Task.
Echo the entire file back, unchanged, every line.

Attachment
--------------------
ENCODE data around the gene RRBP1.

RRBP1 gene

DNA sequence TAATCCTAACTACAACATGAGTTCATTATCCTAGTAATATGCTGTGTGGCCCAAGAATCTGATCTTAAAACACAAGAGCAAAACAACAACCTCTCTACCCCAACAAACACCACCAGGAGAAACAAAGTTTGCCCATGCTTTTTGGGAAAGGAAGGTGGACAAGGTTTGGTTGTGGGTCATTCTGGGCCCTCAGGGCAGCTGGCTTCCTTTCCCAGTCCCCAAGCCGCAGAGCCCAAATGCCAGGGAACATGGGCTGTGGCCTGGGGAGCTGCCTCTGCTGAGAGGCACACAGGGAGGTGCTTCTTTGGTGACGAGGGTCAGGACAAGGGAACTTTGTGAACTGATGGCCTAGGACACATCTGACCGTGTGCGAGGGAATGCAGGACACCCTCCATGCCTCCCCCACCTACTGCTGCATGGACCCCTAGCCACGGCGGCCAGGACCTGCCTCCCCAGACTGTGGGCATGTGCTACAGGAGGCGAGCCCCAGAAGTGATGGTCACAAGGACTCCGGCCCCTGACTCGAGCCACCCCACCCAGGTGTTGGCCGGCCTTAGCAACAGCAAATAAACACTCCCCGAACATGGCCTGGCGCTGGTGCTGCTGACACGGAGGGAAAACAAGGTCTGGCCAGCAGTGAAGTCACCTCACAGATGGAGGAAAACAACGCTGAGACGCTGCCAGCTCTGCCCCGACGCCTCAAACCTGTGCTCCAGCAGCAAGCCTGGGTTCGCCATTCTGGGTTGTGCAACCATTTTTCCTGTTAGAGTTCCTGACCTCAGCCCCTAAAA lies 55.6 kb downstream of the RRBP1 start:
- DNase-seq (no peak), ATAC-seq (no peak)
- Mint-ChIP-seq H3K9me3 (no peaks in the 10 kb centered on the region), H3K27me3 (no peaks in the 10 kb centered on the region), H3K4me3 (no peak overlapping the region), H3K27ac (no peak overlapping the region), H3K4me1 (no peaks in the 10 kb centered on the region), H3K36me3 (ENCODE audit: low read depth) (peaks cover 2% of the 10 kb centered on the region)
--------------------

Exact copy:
ENCODE data around the gene RRBP1.

RRBP1 gene

DNA sequence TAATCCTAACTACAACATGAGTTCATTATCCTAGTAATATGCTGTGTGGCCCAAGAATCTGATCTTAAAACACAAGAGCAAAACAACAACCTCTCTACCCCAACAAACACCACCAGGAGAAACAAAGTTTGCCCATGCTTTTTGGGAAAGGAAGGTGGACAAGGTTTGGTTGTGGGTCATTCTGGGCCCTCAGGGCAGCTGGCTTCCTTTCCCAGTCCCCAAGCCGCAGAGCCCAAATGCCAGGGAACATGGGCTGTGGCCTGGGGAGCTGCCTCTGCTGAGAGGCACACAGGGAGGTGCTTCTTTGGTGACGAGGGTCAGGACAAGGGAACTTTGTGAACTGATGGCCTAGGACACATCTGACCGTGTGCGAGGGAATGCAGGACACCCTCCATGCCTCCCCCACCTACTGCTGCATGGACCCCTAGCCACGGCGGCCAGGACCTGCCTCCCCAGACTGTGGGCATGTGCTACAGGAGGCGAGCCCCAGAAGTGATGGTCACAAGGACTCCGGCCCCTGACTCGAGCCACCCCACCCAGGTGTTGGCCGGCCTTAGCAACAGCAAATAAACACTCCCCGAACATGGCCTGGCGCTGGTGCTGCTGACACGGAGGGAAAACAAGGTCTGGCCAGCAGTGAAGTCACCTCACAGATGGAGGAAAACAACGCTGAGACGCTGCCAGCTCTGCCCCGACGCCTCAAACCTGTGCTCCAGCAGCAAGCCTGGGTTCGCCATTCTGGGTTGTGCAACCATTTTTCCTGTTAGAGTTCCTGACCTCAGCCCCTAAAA lies 55.6 kb downstream of the RRBP1 start:
- DNase-seq (no peak), ATAC-seq (no peak)
- Mint-ChIP-seq H3K9me3 (no peaks in the 10 kb centered on the region), H3K27me3 (no peaks in the 10 kb centered on the region), H3K4me3 (no peak overlapping the region), H3K27ac (no peak overlapping the region), H3K4me1 (no peaks in the 10 kb centered on the region), H3K36me3 (ENCODE audit: low read depth) (peaks cover 2% of the 10 kb centered on the region)